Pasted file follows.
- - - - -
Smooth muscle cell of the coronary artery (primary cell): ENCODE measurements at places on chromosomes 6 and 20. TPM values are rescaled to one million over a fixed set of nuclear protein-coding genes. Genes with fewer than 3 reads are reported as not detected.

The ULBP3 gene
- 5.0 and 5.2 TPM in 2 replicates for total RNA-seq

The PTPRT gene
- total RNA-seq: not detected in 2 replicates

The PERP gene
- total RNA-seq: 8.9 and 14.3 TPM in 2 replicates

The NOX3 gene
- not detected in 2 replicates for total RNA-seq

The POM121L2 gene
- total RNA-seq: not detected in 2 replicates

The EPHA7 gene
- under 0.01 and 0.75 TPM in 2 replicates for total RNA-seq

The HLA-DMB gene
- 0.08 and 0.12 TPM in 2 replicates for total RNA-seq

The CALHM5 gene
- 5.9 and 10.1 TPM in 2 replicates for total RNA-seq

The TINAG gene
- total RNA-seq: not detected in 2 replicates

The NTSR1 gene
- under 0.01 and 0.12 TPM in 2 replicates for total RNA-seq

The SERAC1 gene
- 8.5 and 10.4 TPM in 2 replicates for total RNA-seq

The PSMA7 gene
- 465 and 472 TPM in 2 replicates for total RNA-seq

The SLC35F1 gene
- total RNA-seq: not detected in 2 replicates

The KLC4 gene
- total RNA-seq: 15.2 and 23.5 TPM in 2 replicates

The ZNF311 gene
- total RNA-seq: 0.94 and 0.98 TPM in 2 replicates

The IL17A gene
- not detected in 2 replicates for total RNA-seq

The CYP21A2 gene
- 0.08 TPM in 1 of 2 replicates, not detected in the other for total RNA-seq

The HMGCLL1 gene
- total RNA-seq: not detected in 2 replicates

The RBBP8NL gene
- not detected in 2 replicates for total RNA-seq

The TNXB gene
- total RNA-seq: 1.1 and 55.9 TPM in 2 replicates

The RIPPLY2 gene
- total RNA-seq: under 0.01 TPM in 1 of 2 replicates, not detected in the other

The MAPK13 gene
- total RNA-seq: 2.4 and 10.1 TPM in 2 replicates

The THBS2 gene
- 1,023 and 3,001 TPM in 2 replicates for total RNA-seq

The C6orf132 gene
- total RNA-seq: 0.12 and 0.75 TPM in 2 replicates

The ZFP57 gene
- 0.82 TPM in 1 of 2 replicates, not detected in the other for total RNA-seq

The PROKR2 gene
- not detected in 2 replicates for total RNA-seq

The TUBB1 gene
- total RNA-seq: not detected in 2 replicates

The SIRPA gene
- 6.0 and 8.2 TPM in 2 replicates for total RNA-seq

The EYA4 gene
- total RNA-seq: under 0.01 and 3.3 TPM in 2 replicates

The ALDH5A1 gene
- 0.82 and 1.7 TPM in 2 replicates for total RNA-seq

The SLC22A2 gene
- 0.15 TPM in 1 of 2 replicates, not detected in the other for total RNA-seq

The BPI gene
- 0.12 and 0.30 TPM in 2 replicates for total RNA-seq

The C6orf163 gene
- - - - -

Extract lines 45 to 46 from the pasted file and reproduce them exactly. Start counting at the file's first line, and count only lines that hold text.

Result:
- total RNA-seq: 2.4 and 10.1 TPM in 2 replicates

The THBS2 gene